Dutch Startup Changemakers: Frank Appeldoorn

We had a chat with Frank Appeldoorn, the Managing Partner at Arches Capital, a fast-growing group of business angels that is bridging the gap between VCs and how angels operate today. Frank’s mission is to support tech companies so they could grow and disrupt their industries. By giving his experienced opinion, building relationships and providing investments, he helps software companies thrive. Find out how he entered the startup world, what is it about software that particularly attracts him and what lessons for founders he shared with us.

1. Hi Frank, thank you for agreeing to do the interview. Could you tell us a bit about your background and how you entered the startup world?

While I was working at AkzoNobel, and later on for Endemol in the US, I felt I was good at my job, but I wasn’t satisfied with what I was doing. So I decided to stop cold turkey and picked a route that I know I liked. Since during my studies I had my own software company, I decided to get in touch with a few companies and help them out. In 2012 I got back to the Netherlands and started helping companies raise funding and approach new clients. In 2014, I came across a guy from Belgium, who raised a couple of funds already and he asked me if I wanted to help him. That year we raised enough capital to go ahead with the Volta Ventures fund.

A year and a half ago, we started having discussions on whether we want to do larger, 2M – 3M deals or smaller ones. I always liked smaller deals, and I saw a lot of good small deals, but they were never funded because the Dutch VCs tend to focus on larger ones. I thought that was a pity because you can help these companies so much by giving them expertise. I also saw that angels had a hard time preparing their startups to be good enough for the VCs. There is a funding gap between what angels and VCs do, so I decided to bridge that gap. Together with two partners who had the same idea, we started out with fifteen informal investors, and then grew the base of angels to fifty informal investors investing in six startups and counting.

2. Arches Capital is a fast-growing group of business angels that is bridging the gap between VCs and how angels operate today, by joining the best of both worlds. Tell us more about your mission there!

The mission is pretty simple; we want to build great companies. And we want to do that together with our angel group and the entrepreneurs. We want to guide founders in the right direction and help them with all the knowledge our angels and team can offer.

3. You have a lot of experience in building relationships and providing investments that help software companies thrive. What is it about the software world that particularly attracts you?

I grew up with the first computer that came around, and my dad was very into computers, so it stuck on me. I always liked tearing old computers apart and making them whole again. The same with software, I always liked writing little programs and then I started my own company, so it grew from a hobby to a business. I used to be a programmer as well; I like the fact that you can build something untouchable. Software has scalability in it, which is also good for business. But my passion for software comes from this curious little kid. I’m still like that; I like to know what drives people and what drives businesses.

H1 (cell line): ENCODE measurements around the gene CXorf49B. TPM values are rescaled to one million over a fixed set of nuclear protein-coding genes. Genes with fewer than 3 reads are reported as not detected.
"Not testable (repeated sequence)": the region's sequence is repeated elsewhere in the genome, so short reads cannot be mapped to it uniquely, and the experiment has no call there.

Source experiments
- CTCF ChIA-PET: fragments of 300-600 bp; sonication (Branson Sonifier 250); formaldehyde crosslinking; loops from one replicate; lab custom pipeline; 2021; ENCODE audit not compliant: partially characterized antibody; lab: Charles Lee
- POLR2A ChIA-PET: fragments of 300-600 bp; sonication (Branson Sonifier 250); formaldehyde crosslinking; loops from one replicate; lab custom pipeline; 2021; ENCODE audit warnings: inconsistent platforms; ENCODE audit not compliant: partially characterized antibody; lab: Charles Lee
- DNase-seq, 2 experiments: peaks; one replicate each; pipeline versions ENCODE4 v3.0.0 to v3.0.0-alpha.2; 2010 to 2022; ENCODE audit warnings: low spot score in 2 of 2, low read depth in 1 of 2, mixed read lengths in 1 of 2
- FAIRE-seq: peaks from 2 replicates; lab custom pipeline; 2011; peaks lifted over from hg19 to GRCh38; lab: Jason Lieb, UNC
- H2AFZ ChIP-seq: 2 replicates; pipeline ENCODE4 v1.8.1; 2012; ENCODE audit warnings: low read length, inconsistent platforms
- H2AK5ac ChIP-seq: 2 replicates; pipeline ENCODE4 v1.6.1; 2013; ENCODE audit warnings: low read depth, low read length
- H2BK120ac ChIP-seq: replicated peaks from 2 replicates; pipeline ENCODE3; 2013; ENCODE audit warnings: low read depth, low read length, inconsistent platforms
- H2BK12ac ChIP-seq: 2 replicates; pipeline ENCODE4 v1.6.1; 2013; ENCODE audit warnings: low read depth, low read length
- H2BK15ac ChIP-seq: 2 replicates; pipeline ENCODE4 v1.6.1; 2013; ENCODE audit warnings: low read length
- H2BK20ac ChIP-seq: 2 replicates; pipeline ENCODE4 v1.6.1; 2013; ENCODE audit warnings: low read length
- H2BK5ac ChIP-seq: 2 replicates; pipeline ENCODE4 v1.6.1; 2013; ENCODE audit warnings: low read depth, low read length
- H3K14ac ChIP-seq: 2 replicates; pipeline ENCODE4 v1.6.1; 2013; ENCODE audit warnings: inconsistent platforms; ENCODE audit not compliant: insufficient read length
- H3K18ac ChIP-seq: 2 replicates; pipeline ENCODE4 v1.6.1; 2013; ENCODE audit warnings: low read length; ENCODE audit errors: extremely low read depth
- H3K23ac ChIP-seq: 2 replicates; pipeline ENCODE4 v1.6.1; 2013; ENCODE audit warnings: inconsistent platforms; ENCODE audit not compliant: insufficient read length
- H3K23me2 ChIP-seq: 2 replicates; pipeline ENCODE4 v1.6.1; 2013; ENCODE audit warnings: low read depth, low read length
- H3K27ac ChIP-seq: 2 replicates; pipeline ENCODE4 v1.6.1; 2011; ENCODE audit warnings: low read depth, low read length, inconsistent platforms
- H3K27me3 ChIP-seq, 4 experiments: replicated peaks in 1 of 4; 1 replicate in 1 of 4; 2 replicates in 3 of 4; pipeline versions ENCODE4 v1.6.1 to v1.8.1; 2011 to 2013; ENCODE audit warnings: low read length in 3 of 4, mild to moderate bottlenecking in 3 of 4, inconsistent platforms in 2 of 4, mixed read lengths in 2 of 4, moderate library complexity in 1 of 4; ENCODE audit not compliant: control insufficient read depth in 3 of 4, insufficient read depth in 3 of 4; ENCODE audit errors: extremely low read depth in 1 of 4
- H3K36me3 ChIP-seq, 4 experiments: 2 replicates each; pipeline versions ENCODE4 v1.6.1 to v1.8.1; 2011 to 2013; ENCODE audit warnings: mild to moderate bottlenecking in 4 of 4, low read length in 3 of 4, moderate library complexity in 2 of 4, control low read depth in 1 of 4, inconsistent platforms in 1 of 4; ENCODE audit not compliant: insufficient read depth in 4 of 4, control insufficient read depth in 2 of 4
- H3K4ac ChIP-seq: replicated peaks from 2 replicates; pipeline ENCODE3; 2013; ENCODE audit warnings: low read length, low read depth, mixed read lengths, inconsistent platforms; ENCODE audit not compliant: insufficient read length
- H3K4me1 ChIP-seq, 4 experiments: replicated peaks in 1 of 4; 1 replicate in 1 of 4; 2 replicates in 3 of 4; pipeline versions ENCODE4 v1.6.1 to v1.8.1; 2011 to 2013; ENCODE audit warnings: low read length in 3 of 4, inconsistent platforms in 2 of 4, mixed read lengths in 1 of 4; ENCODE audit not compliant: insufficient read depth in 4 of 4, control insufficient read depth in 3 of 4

4. Could you share the top 3 lessons for founders you learned over the years in the startup world?

The first thing I would recommend to founders is to have a Good Leaver/Bad Leaver clause. The number one reason for startup failure is that the team doesn’t get along, and the company blows up as a consequence. But if you have the clause, it’s much easier to deal with that.

The second thing is to focus on creating value for your clients. Founders tend to focus on scalability, which is not, at least not in the beginning, so relevant for startups. Scalability shouldn’t be the goal. The goal should be value creation, and scalability should come after that.

The third advice is to postpone any external financing until they really need it. The most expensive rounds are the first ones. If you postpone external financing, you will know what you’re doing much better, you’ll be able to explain it to investors, and it will become easier to raise funding. How you raise funding is not only important in the current round, it also determines the next round for both founders and investors. It’s crucial to consider that.

5. What’s the next big thing in the startup world? What do you predict for the Dutch startup ecosystem in the near future?

I try to shy away from trends. But I can tell you that the Dutch startup ecosystem is getting much more educated, more mature. More entrepreneurs know how to scale companies, there is a lot of information out there, there are more investors than ever – also because of the low-interest rates, and there is a lot of money from VCs available. The banks are also involved and that’s a good thing. Investing doesn’t come without risks; people should know what they’re getting into.

As a consequence, I predict pressure on the market, especially for deals larger than one million and up. We will see crazy things, such as people putting a lot of money in companies just because they need to get rid of it, which will result in higher valuations.

Thank you for sharing your insights, Frank. We wish you the best of luck in your future endeavours!

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